There are clear systems and routines in place, and children consistently follow these. The provision is well resourced both indoors and outdoors and relationships between adults and children are warm and nurturing. Children interact happily in all areas of the provision.

They learn about healthy lifestyles. One child said, 'If you only eat sweeties my teeth could fall out… I need to be brushing my teeth!' Children are well prepared for the next stage in their education.

There is a strong reading culture.

The school regards reading as the gateway to the rest of the curriculum. Pupils enjoy reading. Staff are well trained in teaching phonics and early reading.

The reading books that pupils take home are well matched to the sounds that they learn in their phonics sessions. This supports pupils to develop their decoding skills. Extra support is in place for pupils who require it.

The reading curriculum beyond phonics supports pupils to develop their vocabulary and comprehension skills further.

Pupils are prepared well for life in modern Britain. They have an age-appropriate understanding of different types of families and relationships.

They understand the fundamental British values and can relate them to their own lives. One pupil said: 'We vote for everything. The children get a right to have a voice in everything we do.'

Another pupil said, 'Tolerance is where you let people with other beliefs or skin colour or gender live around you and you are accepting of that.' Pupils know about different world faiths.

Staff, including early career teachers, feel well supported with regard to workload.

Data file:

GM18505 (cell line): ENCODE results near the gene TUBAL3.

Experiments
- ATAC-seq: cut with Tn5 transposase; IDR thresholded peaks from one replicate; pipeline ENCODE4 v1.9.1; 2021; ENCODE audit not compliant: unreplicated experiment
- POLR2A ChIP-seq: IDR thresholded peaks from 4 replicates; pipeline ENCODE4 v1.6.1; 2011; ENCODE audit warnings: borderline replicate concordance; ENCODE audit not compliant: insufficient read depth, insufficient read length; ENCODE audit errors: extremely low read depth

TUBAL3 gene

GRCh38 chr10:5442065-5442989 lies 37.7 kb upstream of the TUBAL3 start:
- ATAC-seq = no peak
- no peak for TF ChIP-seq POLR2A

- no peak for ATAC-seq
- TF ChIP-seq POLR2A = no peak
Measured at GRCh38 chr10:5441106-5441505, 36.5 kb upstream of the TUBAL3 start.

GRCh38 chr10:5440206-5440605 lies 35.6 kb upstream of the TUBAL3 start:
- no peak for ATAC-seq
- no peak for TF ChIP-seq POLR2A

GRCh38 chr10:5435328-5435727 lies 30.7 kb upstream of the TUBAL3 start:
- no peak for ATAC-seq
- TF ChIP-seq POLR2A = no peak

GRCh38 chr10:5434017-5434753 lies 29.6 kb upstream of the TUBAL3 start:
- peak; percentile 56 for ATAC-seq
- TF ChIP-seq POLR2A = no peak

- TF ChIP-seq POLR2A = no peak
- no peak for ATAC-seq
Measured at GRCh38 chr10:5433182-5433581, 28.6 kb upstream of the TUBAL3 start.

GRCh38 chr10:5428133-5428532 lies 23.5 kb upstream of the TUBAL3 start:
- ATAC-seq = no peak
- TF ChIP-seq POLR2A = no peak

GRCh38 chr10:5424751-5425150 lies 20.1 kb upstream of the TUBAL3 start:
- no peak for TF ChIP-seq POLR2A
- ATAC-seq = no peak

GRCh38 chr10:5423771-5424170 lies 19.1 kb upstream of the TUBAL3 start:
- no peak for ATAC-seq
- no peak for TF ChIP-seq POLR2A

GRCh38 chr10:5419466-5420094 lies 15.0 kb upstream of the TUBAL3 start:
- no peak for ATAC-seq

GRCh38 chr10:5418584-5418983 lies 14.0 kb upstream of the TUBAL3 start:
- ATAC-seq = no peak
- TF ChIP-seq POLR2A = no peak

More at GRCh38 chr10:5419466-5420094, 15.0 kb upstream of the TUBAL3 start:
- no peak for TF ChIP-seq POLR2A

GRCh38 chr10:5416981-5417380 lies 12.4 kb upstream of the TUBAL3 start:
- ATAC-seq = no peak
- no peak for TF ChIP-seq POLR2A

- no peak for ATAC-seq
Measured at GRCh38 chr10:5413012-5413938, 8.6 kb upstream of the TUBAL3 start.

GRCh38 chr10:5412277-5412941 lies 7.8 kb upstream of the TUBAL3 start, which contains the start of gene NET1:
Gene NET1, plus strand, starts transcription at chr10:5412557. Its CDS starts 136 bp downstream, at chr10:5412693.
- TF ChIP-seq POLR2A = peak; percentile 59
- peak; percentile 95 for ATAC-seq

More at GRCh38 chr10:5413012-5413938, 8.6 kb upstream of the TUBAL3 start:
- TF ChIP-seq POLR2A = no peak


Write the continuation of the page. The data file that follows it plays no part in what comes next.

They say leaders are approachable and visible. Staff appreciate the consideration taken towards their well-being. They access a wide range of training opportunities.

Staff say they are proud to work at the school.


The arrangements for safeguarding are effective.

What does the school need to do to improve?

(Information for the school and appropriate authority)

• The revised curriculum sets out the key knowledge and skills pupils should acquire.

For a small number of foundation subjects, the school does not yet have a clear picture of the full impact of these subjects' curriculums on pupils' learning. The school should ensure that the curriculum supports pupils' ability to know and remember more over time, year on year, across all subjects.


When we have judged a school to be good, we will then normally go into the school about once every four years to confirm that the school remains good.

This is called an ungraded inspection, and it is carried out under section 8 of the Education Act 2005. We do not give graded judgements on an ungraded inspection. However, if we find evidence that a school would now receive a higher or lower grade, then the next inspection will be a graded inspection, which is carried out under section 5 of the Act.

Usually this is within one to two years of the date of the ungraded inspection. If we have serious concerns about safeguarding, behaviour or the quality of education, we will deem the ungraded inspection a graded inspection immediately.

This is the second ungraded inspection since we judged the school to be good in June 2014.